Rassegna Stampa Elezioni Israeliane 2009

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Tony Blair makes first trip to Gaza Strip

Posted by claudiacampli su 2 marzo, 2009

Times

Tony Blair made his first visit to the Gaza Strip today, 18 months after being appointed the international community’s Middle East envoy and six weeks after Israel ended its devastating campaign against the Islamist-ruled enclave.

Mr Blair, whose British security advisers had cancelled a previous scheduled visit last year, met local community leaders at a UN school a few hundred metres from the Israeli border, avoiding areas that bore the brunt of the three-week Israeli invasion.

He made today’s visit en route to the Egyptian Red Sea resort of Sharm El-Sheikh, where international donors are to meet tomorrow to pledge reconstruction funds for the Gaza Strip. About 1,300 Palestinians were killed and thousands more wounded in the brief war.

Israel launched its offensive to stop Hamas rockets being fired into its southern cities. Despite the ferocious air and ground offensive, and weeks of subsequent ceasefire talks, at least seven more rockets were fired from Gaza over the weekend, including one that damaged a school in the coastal city of Ashkelon.

“I wanted to come to hear for myself first hand from people in Gaza, whose lives have been so badly impacted by the recent conflict,” Mr Blair said. “These are the people who need to be the focus of all our efforts for peace and progress from now on.”

International aid agencies are warning that reconstruction efforts are being severely hampered by Israel’s restrictions on goods entering Gaza. Aid workers have criticised the restrictions as being applied randomly, citing the fact that rice is allowed in but not macaroni.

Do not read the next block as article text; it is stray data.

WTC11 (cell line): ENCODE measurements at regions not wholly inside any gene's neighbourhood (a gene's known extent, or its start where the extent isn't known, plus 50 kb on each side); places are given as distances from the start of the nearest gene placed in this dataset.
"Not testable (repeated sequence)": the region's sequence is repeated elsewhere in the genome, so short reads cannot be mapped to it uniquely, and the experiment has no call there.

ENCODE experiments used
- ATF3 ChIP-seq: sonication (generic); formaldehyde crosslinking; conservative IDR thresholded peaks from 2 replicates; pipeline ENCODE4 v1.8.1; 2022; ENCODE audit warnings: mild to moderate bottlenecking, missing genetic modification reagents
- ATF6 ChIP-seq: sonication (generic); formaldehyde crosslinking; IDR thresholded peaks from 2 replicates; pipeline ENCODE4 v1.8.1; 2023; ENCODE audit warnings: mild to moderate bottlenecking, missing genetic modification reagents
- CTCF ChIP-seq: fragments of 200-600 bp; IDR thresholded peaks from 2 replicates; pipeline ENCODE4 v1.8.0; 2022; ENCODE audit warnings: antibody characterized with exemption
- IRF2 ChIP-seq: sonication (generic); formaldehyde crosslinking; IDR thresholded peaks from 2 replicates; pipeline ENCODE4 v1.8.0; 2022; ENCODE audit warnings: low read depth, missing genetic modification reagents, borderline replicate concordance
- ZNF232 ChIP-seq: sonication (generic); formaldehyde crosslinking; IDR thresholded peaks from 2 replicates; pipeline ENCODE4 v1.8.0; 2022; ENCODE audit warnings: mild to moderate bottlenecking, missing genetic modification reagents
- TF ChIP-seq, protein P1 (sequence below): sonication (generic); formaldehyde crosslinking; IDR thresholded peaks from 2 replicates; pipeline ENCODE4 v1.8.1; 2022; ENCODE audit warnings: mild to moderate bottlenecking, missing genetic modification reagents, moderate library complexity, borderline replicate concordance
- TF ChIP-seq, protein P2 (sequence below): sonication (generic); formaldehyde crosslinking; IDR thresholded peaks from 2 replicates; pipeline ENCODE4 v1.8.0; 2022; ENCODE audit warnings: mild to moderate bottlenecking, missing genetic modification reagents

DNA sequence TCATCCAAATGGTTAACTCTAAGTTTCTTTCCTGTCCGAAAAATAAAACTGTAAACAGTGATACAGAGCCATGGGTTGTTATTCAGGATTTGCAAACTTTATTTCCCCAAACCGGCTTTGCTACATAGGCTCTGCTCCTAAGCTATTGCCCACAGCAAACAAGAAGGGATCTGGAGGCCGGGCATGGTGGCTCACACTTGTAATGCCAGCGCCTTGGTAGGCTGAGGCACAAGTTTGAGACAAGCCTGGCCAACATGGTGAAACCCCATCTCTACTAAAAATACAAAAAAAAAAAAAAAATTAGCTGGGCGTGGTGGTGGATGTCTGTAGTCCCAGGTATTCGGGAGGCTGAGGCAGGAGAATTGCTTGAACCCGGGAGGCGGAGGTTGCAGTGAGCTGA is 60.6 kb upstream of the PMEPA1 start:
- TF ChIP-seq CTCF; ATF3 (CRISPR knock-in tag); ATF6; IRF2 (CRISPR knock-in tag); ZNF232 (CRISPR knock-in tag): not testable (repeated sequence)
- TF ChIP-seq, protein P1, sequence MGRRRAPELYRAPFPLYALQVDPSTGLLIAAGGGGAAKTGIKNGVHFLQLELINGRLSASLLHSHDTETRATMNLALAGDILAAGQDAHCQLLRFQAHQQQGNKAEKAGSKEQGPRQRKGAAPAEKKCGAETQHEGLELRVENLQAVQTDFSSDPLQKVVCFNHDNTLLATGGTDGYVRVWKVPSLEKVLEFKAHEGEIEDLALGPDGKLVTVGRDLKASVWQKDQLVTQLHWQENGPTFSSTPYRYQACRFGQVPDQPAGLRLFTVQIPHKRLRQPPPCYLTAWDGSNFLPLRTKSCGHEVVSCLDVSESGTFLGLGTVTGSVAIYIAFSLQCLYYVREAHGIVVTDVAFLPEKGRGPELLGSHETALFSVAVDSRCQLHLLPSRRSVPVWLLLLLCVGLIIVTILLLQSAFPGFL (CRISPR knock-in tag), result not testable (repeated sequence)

“The people of Gaza have been restricted to survival rations for now over 20 months,” Jeremy Hobbs, Executive Director of Oxfam International, said. “Restrictions on food types, clothing and school books are keeping innocent children underfed, cold and uneducated. Hospitals, schools and thousands of homes need to be rebuilt. We cannot talk seriously about rebuilding Gaza without the opening of all crossings.”

That message was relayed bluntly to Mr Blair by John Ging, the head of the UN refugee agency in Gaza. “Focus on the people, not the politics, and get the crossings open. It’s as simple as that,” he said, adding that he hoped that visits by Mr Blair and John Kerry, the US Senator who ran against George W. Bush for the presidency in 2004, would convince world leaders to abandon their “failed policies” of blockading the tiny coastal enclave, where 1.5 million Palestinian live.

Other aid workers were sceptical that sufficient pressure could be exerted to end the crippling blockade, even with such big-hitters as Hillary Clinton, the US Secretary of State, at the conference in Egypt.

“It’s taken two US presidential candidates just to raise the issue of macaroni,” said one senior aid official. “It really draws attention to the uphill struggle we face.”

Mr Blair’s brief visit coincided with a trip to Gaza by Douglas Alexander, the International Development Secretary and the first British minister to visit Gaza since Hamas drove out Fatah, its secular rival, in heavy fighting in June 2007.

“There is a desperate need for tough restrictions on supply of goods to be relaxed,” Mr Alexander said, pointing to the “continued suffering” of the people of Gaza. “Gaza needs money, fuel and construction materials, and whilst these goods are turned away at the borders, repairs to homes, water systems and the electricity network will remain impossible,” he said.

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